Was this transition hard?
It seemed that everything I had done in the past was perfect preparation for my role in leading DCI. This job has taken all of the skills I developed throughout my career – customer service, quick response, a sense of urgency – coupled with my ability to solve problems and my understanding of downtowns. It has also been an opportunity to implement the many things I have learned from bosses, mentors, and colleagues.
Kristyn Miller, Program Director, CampusTown Waco Initiative, Prosper Waco //
What inspires you?
People’s capacity for good-hearted change. In Waco, we have made great strides in both grassroots and institutional community transformation, all brimming out of a genuine desire for improving our city holistically. The amount of visionary and dedicated leadership on issues of great importance in our community is truly inspiring.
I’m also inspired by those part-human, part-superheroes who wake up at the crack of dawn, kill it in their work day, grocery shop, volunteer, work out, make dinner, organize their junk drawers, and still manage to get 8 hours of sleep, all without a cup of coffee. I’m still trying to figure that one out.
Larry James Jr., Counsel, Faegre Baker Daniels //
What inspires you?
The city of Des Moines and its people. There is an optimism here that anything is possible and we have the leadership to get it done. We are fortunate to have a civic culture that embraces volunteerism. People give of their time and talents to causes and projects and see them through to completion.
In your opinion, what are the top 3 issues facing Des Moines today?
“People are not problems to be solved, but potential to be unlocked.” – Saif Y. Ishoof, Esq, Vice President for Engagement, Florida International University
As Vice President for Engagement at Florida International University (FIU), Saif builds win-win-win partnerships that create sustainable change for the university and its students; public and private sector partners; and the global community. Prior to joining FIU, Saif has served as founding executive director for City Year Miami, and CEO of FCT Technologies Corp.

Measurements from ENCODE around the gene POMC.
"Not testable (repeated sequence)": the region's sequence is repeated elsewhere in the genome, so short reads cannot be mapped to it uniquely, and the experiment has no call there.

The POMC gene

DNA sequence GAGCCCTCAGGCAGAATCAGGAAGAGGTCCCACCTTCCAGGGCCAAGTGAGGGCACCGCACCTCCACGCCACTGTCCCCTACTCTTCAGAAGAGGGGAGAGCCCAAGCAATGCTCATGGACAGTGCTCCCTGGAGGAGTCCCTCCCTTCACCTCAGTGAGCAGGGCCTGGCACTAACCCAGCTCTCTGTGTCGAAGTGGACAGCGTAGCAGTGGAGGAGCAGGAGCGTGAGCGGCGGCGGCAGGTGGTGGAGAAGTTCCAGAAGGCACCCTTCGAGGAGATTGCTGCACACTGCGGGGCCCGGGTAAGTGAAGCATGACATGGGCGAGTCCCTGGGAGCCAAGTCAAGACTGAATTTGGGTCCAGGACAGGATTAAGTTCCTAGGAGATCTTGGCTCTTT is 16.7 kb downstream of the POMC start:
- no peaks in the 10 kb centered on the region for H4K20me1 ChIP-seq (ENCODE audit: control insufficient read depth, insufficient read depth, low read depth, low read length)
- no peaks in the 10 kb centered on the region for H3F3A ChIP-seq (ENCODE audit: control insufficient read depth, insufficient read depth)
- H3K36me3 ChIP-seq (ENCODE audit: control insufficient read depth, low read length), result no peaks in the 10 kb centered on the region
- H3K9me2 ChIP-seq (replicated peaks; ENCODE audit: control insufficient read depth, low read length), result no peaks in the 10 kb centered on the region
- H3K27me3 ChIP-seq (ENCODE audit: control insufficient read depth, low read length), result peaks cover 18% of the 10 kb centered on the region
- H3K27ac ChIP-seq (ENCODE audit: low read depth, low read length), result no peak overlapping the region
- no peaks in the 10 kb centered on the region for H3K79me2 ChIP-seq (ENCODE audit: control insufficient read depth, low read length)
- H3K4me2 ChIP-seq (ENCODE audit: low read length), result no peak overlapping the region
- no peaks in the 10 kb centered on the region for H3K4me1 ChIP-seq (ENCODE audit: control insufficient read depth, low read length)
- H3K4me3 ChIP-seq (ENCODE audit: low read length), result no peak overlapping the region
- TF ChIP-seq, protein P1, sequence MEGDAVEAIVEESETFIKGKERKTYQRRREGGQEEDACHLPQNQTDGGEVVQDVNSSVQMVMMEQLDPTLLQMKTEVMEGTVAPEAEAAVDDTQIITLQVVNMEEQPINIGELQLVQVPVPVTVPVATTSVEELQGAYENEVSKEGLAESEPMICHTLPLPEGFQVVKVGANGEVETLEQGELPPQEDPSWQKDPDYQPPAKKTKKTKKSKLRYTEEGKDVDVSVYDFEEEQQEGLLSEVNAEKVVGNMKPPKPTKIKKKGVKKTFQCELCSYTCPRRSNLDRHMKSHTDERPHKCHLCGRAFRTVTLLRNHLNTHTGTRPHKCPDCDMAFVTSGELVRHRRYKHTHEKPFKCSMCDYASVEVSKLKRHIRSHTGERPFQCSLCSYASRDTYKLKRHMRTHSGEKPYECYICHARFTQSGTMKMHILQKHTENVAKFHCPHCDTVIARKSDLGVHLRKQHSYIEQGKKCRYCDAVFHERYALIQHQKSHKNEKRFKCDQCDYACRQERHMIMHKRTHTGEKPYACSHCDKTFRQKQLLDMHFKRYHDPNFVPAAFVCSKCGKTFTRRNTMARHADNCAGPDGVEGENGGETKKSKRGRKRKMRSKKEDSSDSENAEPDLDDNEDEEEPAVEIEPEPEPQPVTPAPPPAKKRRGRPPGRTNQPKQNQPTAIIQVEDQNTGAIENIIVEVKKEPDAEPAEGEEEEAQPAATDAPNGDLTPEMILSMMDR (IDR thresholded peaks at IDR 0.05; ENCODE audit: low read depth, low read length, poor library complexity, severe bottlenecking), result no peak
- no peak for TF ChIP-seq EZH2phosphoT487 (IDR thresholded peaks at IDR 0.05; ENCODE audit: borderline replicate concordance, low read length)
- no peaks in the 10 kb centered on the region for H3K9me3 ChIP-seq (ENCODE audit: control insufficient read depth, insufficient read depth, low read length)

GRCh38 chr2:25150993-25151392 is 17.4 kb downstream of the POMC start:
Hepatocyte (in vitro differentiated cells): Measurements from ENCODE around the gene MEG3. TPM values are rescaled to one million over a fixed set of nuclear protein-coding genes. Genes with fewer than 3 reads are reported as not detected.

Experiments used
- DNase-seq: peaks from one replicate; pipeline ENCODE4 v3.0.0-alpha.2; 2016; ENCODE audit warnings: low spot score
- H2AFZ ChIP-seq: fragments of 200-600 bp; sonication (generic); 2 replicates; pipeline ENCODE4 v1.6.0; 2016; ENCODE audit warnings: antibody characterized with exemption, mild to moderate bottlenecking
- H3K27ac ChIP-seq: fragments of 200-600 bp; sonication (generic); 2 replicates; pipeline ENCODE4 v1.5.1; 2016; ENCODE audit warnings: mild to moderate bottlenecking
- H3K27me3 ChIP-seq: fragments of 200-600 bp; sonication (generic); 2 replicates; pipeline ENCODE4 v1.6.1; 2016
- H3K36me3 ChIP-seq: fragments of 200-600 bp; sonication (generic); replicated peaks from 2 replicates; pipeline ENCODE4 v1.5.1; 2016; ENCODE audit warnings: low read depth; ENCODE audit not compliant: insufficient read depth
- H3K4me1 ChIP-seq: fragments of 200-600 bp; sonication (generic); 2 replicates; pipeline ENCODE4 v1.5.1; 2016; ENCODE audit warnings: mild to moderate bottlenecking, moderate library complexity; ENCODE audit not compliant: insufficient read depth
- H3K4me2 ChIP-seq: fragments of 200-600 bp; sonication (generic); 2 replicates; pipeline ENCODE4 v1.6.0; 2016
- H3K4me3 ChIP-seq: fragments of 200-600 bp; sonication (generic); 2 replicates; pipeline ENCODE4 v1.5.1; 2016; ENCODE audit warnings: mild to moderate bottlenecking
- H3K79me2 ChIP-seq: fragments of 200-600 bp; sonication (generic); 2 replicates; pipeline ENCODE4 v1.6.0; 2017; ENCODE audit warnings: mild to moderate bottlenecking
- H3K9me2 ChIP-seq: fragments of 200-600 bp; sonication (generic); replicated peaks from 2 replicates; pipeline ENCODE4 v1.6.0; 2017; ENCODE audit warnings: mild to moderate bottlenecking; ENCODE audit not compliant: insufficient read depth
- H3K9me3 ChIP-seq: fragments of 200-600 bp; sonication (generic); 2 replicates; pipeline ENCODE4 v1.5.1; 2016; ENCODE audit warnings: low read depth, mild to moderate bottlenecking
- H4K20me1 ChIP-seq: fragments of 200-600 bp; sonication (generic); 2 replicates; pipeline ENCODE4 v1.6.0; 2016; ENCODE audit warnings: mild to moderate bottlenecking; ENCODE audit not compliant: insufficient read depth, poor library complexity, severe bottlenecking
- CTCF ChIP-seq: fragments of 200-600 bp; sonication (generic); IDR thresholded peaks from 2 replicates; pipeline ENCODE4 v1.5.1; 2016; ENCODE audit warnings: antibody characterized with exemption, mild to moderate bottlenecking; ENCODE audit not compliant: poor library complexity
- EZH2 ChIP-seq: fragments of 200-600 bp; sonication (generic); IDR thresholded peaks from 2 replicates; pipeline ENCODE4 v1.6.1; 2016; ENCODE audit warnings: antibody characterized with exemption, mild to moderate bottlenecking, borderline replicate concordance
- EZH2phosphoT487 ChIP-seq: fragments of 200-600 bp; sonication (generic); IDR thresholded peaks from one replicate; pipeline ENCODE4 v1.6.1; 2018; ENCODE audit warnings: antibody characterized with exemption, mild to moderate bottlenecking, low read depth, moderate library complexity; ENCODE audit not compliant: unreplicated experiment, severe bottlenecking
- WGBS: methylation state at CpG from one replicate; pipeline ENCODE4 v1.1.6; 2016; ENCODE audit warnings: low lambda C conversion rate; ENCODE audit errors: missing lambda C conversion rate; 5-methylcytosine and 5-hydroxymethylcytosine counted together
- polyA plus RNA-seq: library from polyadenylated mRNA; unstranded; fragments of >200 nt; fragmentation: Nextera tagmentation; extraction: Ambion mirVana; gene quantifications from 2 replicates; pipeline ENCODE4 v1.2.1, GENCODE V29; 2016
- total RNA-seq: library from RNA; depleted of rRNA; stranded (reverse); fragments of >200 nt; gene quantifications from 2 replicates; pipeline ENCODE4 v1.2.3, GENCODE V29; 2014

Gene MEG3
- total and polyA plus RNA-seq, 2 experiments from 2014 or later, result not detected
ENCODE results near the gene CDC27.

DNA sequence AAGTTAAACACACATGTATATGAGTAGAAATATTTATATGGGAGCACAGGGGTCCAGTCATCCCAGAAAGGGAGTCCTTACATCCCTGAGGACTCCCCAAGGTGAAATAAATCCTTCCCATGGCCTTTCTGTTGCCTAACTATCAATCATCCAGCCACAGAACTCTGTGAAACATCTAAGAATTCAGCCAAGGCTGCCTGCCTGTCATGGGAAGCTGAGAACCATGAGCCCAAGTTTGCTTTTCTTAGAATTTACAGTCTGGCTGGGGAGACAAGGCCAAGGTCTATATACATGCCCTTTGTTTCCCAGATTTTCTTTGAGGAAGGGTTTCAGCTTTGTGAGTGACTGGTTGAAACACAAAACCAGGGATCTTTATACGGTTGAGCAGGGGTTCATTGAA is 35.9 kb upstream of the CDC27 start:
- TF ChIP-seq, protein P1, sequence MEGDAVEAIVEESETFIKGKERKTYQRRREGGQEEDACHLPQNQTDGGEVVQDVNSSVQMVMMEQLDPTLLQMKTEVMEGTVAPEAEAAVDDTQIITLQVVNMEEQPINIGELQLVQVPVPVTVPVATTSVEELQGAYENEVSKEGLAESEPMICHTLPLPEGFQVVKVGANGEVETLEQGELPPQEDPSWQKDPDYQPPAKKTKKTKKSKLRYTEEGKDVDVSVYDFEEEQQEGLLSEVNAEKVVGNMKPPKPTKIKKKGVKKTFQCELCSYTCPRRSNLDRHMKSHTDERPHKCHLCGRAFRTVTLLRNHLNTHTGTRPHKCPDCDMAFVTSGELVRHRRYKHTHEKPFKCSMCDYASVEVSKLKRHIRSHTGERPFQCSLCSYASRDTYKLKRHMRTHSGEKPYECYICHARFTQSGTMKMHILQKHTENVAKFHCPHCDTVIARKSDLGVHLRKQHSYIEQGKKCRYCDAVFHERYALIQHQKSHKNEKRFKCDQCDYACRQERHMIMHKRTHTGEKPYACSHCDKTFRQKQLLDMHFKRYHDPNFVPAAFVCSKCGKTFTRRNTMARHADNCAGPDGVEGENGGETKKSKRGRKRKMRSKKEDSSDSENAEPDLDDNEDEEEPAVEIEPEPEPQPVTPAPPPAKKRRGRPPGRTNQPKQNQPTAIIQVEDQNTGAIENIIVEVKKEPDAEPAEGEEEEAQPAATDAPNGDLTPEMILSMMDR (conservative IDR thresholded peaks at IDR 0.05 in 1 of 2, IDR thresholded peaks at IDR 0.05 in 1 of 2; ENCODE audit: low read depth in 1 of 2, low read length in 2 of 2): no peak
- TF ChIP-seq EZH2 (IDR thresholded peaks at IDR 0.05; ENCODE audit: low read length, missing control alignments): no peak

What inspires you?
I am a product, and beneficiary, of this community. I immigrated to Miami at 2 years old. But for the guidance I received from my parents and the many role models who have supported me through the years, I would not be where I am today. I feel like I would be selling my community short if I didn’t try to help others. In a way, it’s part of the karmic balance of life – to improve the lives in this community that improved my life.
In your opinion, what are the top 3 issues facing Miami today?
Malina Simone Jeffers, //
What inspires you?
People inspire me. Lifestyles inspire me. When I see family members with new ideas but no access, I’m energized to continue working to build that access. Or when I see young entrepreneurs working tirelessy to be noticed, to make something work – I’m inspired to connect them, to help them make it work in Indy.
In your opinion, what are the top 3 issues facing your city today?
Jennifer Coleman, Senior Program Officer for Arts, The Gund Foundation. Prior to joining the Foundation, she was an architect and president of her own design firm, Jennifer Coleman Creative, LLC. //
What inspires you?
Personally and professionally, what inspires me is the way that physical projects and culture consciously and unconsciously impact how decisions are made. I love how cities transform gracefully (and sometimes awkwardly) in response to challenges (like the Great Recession) and opportunities (like Cleveland rising to the occasion for the Republican National Convention.) I equate cities like the circus performers with spinning plates who always keep them spinning while adding more plates. It’s amazing to me to see all of the different plates that must be spun quickly in a vibrant city.
In your opinion, what is the top issue facing your city today?